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Re: Spoofing as the postmaster

From: Mark Mielke <mark(at)mark(dot)mielke(dot)cc>
To: Andrew Dunstan <andrew(at)dunslane(dot)net>
Cc: "D'Arcy J(dot)M(dot) Cain" <darcy(at)druid(dot)net>, Magnus Hagander <magnus(at)hagander(dot)net>, Tom Lane <tgl(at)sss(dot)pgh(dot)pa(dot)us>, Bruce Momjian <bruce(at)momjian(dot)us>, Andrew Sullivan <ajs(at)crankycanuck(dot)ca>, pgsql-hackers(at)postgresql(dot)org
Subject: Re: Spoofing as the postmaster
Date: 2007-12-29 17:34:59
Message-ID: (view raw, whole thread or download thread mbox)
Lists: pgsql-hackers
Andrew Dunstan wrote:
> D'Arcy J.M. Cain wrote:
>>  - 1:  How does the client assure that the postmaster is legit
>>  - 2:  How does the postmaster assure that the client is legit   
> And neither answers the original problem:
> 3. How can the sysadmin prevent a malicious local user from hijacking 
> the sockets if the postmaster isn't running?
> Prevention is much more valuable than ex post detection, IMNSHO.
> Probably the first answer is not to run postgres on a machine with 
> untrusted users, but that's not always possible. Maybe we can't find a 
> simple cross-platform answer, but that doesn't mean we should not look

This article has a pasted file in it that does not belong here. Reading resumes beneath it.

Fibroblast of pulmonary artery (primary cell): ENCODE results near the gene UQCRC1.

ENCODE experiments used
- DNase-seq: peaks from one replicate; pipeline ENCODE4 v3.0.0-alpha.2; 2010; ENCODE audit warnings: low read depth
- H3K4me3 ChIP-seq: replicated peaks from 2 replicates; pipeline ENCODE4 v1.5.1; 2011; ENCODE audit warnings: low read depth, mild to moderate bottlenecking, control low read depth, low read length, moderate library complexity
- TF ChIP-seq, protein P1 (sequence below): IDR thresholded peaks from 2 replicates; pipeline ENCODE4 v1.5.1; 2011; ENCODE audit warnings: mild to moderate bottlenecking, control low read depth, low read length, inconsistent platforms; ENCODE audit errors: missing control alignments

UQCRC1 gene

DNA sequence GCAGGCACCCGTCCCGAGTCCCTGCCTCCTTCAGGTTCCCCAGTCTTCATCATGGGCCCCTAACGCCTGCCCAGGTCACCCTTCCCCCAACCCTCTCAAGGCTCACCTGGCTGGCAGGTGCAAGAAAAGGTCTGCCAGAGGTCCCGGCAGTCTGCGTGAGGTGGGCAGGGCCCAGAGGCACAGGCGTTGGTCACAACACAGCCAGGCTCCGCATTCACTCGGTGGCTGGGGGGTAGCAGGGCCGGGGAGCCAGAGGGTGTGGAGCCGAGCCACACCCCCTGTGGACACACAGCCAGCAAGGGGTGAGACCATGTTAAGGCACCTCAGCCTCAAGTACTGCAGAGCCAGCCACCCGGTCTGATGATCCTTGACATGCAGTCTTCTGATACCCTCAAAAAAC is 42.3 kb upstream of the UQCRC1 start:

> at platform-specific answers, at least for documentation.
I thought this answer was already provided: Put the socket in a 
directory that is only writable by the database owner. The socket is 
created as part of the bind() process. I think this covers 90%+ of it, 
and is already in use by distributions. The only thing "better" this 
team could do would be to formalize it? The "serveruser=" db open 
parameter might be enough to lock it up tight if there is still a race 
condition on bind(). It's effectively a very cheap authentication 
mechanism that does not require expensive cryptographic operations.

There is probably value to making SSL consistent for TCP/UNIX sockets as 
Tom suggests. Removing the inconsistency as it were, and allowing for 
SSL authentication and encryption for UNIX sockets the same as for TCP 
sockets. If it was as simple as removing an if statement that would be 
even cooler... :-)

What has come out for me is that this isn't UNIX socket specific at all 
(although there may be UNIX socket specific options available). The 
standard PostgreSQL port is above 1024, and anybody could 
bind()/listen()/accept() on it, assuming it is not running. This is 
where your first answer of running PostgreSQL on a machine with trusted 
users comes in as a sensible recommendation, even if only some people 
are willing to accept this recommendation. :-)


Mark Mielke <mark(at)mielke(dot)cc>

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